Jared Lankford: Royals fans go from bridesmaid to bride
For 30 years, Royals fans like me have watched as others have celebrated their team's baseball championship performances.
I applauded every time the Cardinals won a World Series, but always had hollowness inside, being forced to settle being the bridesmaid and never getting to be the bride.
All that changed early Monday morning. My team won.
My friends and family suffered for years as we watched losing baseball team after losing baseball team in Kansas City. We watched as our best players were traded away. We witnessed the destruction of a once-proud franchise. We embraced the Cubs-like motto of, "Wait until next year."
Finally, it came full circle and we are now the kings of the Major League mountain.
A phrase that I never thought I would hear graced the speakers affixed to my television early Monday morning, "The Kansas City Royals are your World Series Champions."
I didn't know what to do or say. I just sat in my recliner and soaked in the celebration scene as it unfolded on my screen.
Sunday, Nov. 1, 2015, is a day that millions of Kansas City fans will never forget. The day began with the Chiefs rolling to a victory over Detroit in London, and ended with the cardiac Royals winning their second World Series title, in a game that spanned five hours and encompassed two days in the Eastern Time zone.
I was asked one time how a journalist covers games without cheering. For the most part, it is easier than you think. Just like an athlete blocks out distractions to focus on the next play, journalists have to keep their minds centered on the reporting instead of being the cheerleader.
However, there are times when it is difficult not to be a fan -- especially when it involves teams that you've invested your entire life cheering on. For me, the culmination of 34 years of fandom reached nirvana with the Royals' Game 5, 7-2 World Series clinching win over the Mets.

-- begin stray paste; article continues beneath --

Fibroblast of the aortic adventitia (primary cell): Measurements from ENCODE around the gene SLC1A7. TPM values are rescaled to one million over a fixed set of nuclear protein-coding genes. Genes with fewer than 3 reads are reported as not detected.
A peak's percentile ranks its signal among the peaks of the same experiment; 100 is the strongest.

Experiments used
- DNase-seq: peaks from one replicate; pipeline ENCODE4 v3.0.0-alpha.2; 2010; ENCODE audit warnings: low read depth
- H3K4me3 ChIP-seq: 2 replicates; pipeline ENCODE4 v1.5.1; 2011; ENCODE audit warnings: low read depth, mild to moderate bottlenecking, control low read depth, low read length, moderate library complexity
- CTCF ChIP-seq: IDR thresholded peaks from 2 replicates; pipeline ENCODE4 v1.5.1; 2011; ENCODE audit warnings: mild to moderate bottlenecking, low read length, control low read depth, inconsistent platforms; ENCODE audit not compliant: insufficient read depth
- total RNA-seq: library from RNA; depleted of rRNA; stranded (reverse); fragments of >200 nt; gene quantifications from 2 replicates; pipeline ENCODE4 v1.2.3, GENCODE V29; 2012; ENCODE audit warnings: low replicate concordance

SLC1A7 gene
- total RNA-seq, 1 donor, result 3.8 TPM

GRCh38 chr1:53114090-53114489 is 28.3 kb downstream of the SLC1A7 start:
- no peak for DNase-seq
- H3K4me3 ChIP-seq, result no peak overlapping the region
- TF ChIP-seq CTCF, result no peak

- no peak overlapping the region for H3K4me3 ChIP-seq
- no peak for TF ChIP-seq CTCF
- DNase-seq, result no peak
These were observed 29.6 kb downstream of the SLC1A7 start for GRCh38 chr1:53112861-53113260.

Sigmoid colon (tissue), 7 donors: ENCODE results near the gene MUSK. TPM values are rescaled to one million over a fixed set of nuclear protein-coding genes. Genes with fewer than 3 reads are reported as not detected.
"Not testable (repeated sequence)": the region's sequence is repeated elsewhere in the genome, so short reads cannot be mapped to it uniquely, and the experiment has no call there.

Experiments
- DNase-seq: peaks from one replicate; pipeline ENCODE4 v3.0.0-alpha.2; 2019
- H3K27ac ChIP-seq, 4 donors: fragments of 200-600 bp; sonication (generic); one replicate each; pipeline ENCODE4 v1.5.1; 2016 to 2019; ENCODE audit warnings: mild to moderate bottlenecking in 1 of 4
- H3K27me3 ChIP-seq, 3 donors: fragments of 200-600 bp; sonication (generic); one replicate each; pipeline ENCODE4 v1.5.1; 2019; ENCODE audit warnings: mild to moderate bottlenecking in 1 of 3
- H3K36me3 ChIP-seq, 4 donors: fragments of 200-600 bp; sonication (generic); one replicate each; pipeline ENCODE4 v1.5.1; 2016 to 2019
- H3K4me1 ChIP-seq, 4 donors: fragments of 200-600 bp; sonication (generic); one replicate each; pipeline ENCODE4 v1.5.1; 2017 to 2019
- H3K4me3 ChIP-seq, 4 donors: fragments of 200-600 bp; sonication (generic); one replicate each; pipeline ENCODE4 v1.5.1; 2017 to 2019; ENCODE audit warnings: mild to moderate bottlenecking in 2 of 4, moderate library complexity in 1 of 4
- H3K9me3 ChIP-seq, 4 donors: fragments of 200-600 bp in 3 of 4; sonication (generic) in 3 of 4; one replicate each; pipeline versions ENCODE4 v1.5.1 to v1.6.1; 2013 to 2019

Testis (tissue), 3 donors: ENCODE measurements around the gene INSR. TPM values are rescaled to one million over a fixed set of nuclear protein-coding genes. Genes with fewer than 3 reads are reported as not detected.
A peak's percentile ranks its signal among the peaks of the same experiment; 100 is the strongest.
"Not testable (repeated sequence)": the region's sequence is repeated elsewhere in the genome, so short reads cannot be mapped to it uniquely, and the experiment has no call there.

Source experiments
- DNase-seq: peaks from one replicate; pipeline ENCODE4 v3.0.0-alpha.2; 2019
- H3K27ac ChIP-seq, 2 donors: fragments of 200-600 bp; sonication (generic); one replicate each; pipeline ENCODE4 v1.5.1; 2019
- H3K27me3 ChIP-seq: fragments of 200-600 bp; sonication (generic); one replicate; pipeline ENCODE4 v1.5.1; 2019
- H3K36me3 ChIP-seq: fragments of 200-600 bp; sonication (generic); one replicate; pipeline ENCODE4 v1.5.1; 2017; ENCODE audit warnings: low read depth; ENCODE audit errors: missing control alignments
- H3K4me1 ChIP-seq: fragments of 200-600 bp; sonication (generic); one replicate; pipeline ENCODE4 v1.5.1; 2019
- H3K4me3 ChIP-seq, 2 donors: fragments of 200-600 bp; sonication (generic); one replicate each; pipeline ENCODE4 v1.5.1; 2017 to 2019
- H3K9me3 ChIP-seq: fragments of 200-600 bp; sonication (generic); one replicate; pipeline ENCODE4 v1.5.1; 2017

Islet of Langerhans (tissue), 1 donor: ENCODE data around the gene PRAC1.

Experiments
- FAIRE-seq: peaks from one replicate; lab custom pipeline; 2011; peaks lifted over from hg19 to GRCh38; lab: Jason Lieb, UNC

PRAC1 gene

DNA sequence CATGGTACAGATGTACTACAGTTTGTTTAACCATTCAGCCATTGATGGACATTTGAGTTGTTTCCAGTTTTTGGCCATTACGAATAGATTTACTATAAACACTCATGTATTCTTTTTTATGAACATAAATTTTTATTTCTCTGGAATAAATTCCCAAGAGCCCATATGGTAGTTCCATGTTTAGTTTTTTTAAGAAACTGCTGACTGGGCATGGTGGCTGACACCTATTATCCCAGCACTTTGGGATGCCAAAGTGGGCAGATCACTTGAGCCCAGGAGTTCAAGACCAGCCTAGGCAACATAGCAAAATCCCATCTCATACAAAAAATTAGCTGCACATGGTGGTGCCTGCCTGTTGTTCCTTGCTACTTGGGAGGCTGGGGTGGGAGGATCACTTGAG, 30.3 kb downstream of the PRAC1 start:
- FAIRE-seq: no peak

Famed actor Michael Caine summed up my emotions for this postseason perfectly when he said, "Be like a duck. Calm on the surface, but always paddling like the dickens underneath."
I did my best, while in public, to control my nervous emotions. I kept the focus on my profession and local teams. In private, at home, I was dressed head-to-toe in Royals blue, hanging on every pitch, grumbling at every call that didn't go our way.
My phone was in one hand, computer on my lap, Facebook and Twitter windows opened, ready to report pertinent stats and see the reaction of my friends who were glued to the game.
With each Royals run scored, my house shook with me jumping up and down. Two voices screamed out with each tally generated by the boys in blue -- mine in celebration, and my wife's telling me to calm down.
My father and I exchanged phone calls at the end of every inning, my friends and I generated so many text messages this postseason that my phone temporally ran out of storage space. I was forced to delete 17,254 texts during Game 5. It took my device nearly 30 minutes to become functional again.
Never have I experienced sports euphoria like the one I enjoyed early Monday morning, as the players were interviewed with their new trophy.
I grew up a Royals, Chiefs, Mizzou, Missouri Southern State and Neosho sports fan -- not exactly a bastion of sports excellence from 1981 until today.
Granted, the Royals won it all in 1985, but I remember very little from that season. Each other one of my teams has had their moments during my life, but all fell short of the ultimate goal. Sunday was the culmination of a lifetime of sports fan enthusiasm.
I am not so blind to forget that this celebration will end, and an offseason with huge roster decisions looms.
But for now, 29 Major League teams have to settle for being the bridesmaids, because my team is married to the crown.
The Kansas City Royals are your 2015 World Series Champions.
Jared Lankford is the sports editor of the Cassville Democrat. He can be reached at email@example.com, or 417-847-2610.